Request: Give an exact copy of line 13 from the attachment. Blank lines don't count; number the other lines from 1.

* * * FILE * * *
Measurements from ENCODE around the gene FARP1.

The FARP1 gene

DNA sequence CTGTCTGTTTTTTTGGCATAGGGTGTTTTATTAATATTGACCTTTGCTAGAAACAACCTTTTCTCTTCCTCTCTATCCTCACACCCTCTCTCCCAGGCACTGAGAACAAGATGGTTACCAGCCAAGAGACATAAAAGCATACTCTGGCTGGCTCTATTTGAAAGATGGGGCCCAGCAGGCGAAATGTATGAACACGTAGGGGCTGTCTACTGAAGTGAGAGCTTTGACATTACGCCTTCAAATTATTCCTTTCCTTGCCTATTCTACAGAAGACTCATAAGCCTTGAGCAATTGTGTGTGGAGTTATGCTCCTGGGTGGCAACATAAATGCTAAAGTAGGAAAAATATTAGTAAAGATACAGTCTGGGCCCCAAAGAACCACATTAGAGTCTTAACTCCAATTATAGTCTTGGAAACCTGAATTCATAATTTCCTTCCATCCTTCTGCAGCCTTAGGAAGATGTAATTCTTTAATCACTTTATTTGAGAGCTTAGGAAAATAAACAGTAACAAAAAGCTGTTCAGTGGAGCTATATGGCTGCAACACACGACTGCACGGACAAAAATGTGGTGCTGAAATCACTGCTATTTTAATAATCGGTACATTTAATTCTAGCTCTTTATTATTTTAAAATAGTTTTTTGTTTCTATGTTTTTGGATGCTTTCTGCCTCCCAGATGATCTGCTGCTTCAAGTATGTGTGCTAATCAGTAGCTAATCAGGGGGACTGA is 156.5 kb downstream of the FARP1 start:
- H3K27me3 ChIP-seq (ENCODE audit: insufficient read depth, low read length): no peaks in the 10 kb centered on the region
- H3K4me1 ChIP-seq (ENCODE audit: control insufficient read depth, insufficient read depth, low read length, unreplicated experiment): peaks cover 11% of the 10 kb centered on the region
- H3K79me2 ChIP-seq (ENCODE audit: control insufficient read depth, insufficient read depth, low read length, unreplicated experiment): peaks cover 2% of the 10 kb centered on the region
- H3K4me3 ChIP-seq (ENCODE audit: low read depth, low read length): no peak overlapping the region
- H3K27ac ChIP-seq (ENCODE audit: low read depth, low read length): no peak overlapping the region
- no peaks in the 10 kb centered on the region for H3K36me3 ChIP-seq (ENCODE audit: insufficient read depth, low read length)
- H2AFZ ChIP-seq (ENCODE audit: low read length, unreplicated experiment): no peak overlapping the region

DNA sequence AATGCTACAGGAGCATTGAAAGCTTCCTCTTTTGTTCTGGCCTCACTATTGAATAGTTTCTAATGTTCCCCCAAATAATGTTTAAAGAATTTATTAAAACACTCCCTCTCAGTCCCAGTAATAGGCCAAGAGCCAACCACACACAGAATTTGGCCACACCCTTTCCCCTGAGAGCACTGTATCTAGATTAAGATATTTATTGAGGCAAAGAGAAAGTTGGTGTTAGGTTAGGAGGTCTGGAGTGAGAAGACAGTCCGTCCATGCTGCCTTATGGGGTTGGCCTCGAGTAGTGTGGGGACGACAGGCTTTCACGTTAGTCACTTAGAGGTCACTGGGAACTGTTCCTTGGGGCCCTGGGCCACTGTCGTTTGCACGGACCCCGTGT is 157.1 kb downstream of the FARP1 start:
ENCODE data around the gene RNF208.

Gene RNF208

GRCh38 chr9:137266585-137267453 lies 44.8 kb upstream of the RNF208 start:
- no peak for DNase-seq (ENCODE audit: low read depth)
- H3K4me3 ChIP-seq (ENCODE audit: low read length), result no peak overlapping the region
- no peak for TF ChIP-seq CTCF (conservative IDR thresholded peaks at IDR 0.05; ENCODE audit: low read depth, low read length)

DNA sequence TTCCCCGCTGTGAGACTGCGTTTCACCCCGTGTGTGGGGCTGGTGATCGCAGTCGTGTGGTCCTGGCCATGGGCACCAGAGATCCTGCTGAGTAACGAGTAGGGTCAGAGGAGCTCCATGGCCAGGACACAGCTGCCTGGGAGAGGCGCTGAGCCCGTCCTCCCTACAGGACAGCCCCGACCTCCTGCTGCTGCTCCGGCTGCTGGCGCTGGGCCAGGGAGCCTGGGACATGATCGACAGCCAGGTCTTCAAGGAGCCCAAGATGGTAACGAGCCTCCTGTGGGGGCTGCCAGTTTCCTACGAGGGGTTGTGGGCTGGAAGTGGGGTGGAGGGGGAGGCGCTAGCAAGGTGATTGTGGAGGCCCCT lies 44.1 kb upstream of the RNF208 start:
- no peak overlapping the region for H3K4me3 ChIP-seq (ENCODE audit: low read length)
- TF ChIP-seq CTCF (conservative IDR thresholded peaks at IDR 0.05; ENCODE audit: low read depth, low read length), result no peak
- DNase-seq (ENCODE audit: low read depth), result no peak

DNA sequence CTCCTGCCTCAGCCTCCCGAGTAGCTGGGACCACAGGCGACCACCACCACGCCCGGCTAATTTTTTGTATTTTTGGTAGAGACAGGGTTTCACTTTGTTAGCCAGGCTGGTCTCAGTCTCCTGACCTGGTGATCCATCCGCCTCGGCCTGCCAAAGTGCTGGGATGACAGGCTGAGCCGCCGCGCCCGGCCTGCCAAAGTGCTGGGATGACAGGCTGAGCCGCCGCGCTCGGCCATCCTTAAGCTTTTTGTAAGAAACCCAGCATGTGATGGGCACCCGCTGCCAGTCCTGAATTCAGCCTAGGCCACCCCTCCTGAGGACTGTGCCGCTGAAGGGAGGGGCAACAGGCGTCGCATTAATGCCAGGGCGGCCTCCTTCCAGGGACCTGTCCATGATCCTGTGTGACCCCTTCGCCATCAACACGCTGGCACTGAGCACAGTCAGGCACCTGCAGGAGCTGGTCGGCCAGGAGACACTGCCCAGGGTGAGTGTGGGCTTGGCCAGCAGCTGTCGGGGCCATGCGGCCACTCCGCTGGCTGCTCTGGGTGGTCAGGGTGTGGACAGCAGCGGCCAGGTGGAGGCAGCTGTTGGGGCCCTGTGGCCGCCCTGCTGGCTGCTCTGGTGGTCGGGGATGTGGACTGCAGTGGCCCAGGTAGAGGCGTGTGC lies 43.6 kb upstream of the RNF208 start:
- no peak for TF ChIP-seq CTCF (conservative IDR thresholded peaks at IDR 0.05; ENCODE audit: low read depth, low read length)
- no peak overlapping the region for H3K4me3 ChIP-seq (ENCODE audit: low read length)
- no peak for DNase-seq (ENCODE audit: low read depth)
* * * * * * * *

Gene RNF208